Cindy Bennington, Plaintiff-appellee, v. Kbl-tv Incorporated, Defendant-appellant,andkblcom, Inc.; Houston Industries Defendants, 59 F.3d 174 (9th Cir. 1995)Annotate this Case
Before: TANG, CANBY AND REINHARDT, CIRCUIT JUDGES.
KBL-TV, Inc. appeals the judgment entered upon a verdict in favor of Cindy Bennington. According to KBL-TV, the evidence is insufficient to support the jury's verdict and thus the district court erred by declining to direct a verdict in its favor. We review de novo the district court's denial of KBL-TV's motion for directed verdict. Bank of the West v. Valley Nat. Bank of Arizona, 41 F.3d 471, 477 (9th Cir. 1994). We determine whether the evidence, construed in the light most favorable to Bennington, "permits only one reasonable conclusion," which is contrary to that of the jury. Vollrath Co. v. Sammi Corp., 9 F.3d 1455, 1460 (9th Cir. 1993), cert. denied, 114 S. Ct. 2163 (1994).
The district court did not err by declining to direct the verdict in KBL-TV's favor. Bennington based her claim on the theory that KBL-TV breached an implied-in-fact contract by firing her for using KBL-TV's "open door" policy.1 While under Oregon law, "an employer may [generally] discharge an employee at any time and for any reason," Sheets v. Knight, 308 Or. 220, 230, 779 P.2d 1000, 1006 (Or. 1989) (quoting Patton v. J.C. Penney Co., 301 Or. 117, 120, 719 P.2d 854 (1975), an employer's personnel rules and policies, or representations to the employee may create an implied-in-fact employment contract. Id. at 234-35, 779 P.2d at 1008-09; Seibel v. Liberty Homes, Inc., 305 Or. 362, 364-65 752 P.2d 291, 292-93 (Or. 1988).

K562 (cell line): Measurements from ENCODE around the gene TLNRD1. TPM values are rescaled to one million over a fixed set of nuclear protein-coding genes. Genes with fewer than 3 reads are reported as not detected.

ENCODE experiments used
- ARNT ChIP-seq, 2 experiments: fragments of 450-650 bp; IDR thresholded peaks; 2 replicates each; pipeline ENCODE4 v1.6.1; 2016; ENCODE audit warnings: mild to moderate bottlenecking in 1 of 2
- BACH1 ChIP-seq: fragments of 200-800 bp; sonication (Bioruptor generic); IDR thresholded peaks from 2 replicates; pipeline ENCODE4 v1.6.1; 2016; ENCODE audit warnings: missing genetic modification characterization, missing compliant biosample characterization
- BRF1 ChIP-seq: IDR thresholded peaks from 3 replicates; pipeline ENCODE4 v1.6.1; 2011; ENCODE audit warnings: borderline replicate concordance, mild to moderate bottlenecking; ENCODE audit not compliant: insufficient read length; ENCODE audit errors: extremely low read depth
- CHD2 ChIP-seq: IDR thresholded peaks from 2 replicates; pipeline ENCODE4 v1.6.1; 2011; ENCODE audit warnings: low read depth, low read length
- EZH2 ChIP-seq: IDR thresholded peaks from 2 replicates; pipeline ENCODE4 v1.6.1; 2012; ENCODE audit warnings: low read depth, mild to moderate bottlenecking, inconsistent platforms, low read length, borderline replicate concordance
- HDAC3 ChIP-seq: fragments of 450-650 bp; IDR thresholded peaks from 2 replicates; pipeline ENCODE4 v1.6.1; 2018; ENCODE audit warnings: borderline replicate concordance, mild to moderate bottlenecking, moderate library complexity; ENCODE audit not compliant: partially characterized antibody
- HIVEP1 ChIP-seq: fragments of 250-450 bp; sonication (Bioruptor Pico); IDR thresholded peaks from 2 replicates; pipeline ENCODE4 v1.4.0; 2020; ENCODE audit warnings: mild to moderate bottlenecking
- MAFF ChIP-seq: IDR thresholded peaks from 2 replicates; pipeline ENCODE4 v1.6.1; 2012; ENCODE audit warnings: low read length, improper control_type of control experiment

In this case, Bennington presented evidence from which the jury could reasonably find that KBL-TV's employment policies and representations created an implied-in-fact contract that KBL-TV breached. Bennington proffered evidence that KBL-TV had an open door policy. Leonard Allsup testified that he assured Bennington that "you and I can meet anywhere ... and that's not going to have an impact on your career." Donald Pauly, when asked whether he would "retaliate against persons who were doing [his] bidding by telling the truth" answered " [a]bsolutely not." Because of the representations made by Bennington's supervisors, the jury could properly find that Bennington's employment contract precluded KBL-TV from firing her for utilizing the open door policy, and thus could conclude that her employment was not purely at-will. See id. The jury could also reasonably conclude that Bennington was fired in violation of this implied-in-fact contract. Sufficient evidence thus supports the jury's finding that KBL-TV breached Bennington's employment contract by firing her for utilizing the open door policy.
The district court's decision is AFFIRMED.